The foundation of the museum and memorial was to be built. Meanwhile, Bean was in France observing the AIF while sending back dispatches published as [Letters from France]. On 16 May 1917, the Australian War Records Section was established to keep a record of documents and relics. Connected to the section was the Australian Salvage Corps which would select items from the battlefield that interested them. Bean got paid a 15-pound clothing allowance,” had a horse and saddle, and his sidekick, Private Arthur Bazley, was assigned as Bean’s Batman and became good friends over the years. 

As  Bean’s influence grew as the war proceeded, he lobbied with Keith Murdoch,, father of Rupert Murdoch, to deny General John Monash an appointment to the Australian Corps in 1918 because he was Jewish. During that time, there was ingrained prejudice against him for not being manly enough. Bean wrote in his diary, “We do not want Australia represented by man mainly because of their ability, natural and inborn in Jews, to push themselves.”  It was an anti-semitic sentiment held by the elites at that time despite Bean favoring Australian Chief of General Staff Brudenell White, who had successfully planned the withdrawal from Gallipoli.

In 1916, the British War Cabinet decided that official historians should have access to the war diaries of the British Army, which had been fighting on two fronts. While Bean gave access to the resources, he did not compromise his values for political expediency or personal gain.. Bean’s account was terrible from an Imperial position for his stance, and he was denied decorations by King George V, although he was recommended twice during the war. Bean was never offered a knighthood because, many years later, he declined the presentation. In 1919, the Australian Historical Mission returned to the Gallipoli peninsula to revisit the battlefields and the mission Bean led in 1915.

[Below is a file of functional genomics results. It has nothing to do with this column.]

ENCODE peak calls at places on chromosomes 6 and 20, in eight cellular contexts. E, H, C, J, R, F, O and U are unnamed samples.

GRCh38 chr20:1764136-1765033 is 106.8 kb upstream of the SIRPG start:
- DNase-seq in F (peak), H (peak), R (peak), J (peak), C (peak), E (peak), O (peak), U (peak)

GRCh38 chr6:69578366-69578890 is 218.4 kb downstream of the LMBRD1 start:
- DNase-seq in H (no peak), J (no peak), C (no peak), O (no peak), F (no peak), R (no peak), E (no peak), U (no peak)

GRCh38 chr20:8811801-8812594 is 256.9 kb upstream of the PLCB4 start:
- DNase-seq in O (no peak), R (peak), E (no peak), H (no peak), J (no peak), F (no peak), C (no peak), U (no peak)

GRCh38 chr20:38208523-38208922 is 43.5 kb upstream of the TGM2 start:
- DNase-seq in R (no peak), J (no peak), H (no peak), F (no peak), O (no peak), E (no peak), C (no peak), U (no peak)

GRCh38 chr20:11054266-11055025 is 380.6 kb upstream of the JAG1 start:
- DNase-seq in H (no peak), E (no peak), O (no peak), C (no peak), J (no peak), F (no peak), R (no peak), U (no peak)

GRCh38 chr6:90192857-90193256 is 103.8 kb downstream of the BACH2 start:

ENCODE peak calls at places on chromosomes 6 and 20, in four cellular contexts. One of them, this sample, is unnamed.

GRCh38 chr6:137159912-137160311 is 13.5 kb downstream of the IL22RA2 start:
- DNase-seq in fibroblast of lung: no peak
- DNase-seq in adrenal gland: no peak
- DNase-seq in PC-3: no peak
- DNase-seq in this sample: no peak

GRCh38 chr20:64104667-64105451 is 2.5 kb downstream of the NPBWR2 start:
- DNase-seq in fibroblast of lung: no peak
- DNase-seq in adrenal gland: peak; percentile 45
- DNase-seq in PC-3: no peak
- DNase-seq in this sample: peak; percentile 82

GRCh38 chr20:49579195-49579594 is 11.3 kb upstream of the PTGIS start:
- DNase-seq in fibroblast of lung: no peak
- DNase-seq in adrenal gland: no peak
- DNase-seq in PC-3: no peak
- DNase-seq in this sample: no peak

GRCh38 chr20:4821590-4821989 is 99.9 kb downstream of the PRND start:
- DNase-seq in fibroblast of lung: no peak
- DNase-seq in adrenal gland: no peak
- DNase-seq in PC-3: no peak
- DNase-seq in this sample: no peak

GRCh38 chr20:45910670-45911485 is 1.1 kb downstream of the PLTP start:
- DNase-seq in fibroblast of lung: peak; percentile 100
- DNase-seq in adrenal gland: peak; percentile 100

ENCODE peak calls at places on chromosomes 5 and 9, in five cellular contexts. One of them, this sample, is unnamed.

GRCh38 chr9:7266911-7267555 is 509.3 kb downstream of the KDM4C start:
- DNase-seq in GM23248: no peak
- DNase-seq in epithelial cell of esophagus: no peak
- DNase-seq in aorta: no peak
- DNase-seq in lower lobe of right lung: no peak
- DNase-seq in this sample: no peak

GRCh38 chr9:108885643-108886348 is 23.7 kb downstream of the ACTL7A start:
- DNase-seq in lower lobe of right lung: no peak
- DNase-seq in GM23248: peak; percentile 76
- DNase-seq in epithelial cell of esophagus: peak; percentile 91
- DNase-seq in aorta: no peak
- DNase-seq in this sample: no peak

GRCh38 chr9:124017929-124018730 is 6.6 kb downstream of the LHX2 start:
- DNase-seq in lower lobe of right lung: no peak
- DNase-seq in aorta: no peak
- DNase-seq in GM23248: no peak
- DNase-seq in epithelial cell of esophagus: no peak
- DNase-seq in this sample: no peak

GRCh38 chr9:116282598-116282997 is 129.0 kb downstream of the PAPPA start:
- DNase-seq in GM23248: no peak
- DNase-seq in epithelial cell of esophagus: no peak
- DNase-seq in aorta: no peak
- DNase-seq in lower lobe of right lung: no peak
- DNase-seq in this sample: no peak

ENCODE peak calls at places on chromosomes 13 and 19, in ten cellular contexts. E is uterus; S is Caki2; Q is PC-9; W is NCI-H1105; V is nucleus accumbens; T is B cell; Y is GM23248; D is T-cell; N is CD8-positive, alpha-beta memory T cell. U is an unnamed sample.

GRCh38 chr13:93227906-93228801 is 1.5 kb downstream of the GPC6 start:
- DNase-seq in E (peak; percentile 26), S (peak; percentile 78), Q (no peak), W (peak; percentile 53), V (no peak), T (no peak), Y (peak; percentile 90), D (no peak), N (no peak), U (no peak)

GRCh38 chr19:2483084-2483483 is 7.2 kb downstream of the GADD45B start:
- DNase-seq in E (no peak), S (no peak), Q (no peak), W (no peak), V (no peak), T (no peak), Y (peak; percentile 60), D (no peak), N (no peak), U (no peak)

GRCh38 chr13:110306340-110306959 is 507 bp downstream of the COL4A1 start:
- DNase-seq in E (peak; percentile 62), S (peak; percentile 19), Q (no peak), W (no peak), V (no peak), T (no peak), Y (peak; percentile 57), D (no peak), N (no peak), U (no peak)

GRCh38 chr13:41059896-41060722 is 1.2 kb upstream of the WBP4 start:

At one of the sites of the famous battles, Lone Pine and the Nek, he found the bones of the light horsemen that were lost at war. When Bean returned to Australia in 1919, he started to work with a team of researchers on the official history of the first volume, which covered most of the AIF and the landing at Anzac Cove and was published in 1921. It would be 21 years before the 12 manuscripts were printed, while six volumes by Bean were published in 1946[ Anzac to Amiens]. Because it was the only book he owned the copyright of and received royalties from, Bean did various jobs, was employed by the Department of Information as a liaison between heads of staff, and eventually became chairman 1942 of the Commonwealth Archives Committee. In 1964, Bean died at 84 and will always be remembered as a legend for keeping the Spirit of the Anzacs alive. 


By not stated (Photo from The War Illustrated, 19 June 1915.) [Public domain], via Wikimedia Commons  

By Photographer: L-Cpl. Arthur Robert Henry Joyner (1st Division Signal Company, killed 5 December 1916 at Bazentin, Somme) [Public domain or Public domain], via Wikimedia Commons 

By user: GrahamBould [Public domain, Public domain or Public domain], via Wikimedia Commons 

George Washington Lambert [Public domain], via Wikimedia Commons

By Not stated ( [Public domain], via Wikimedia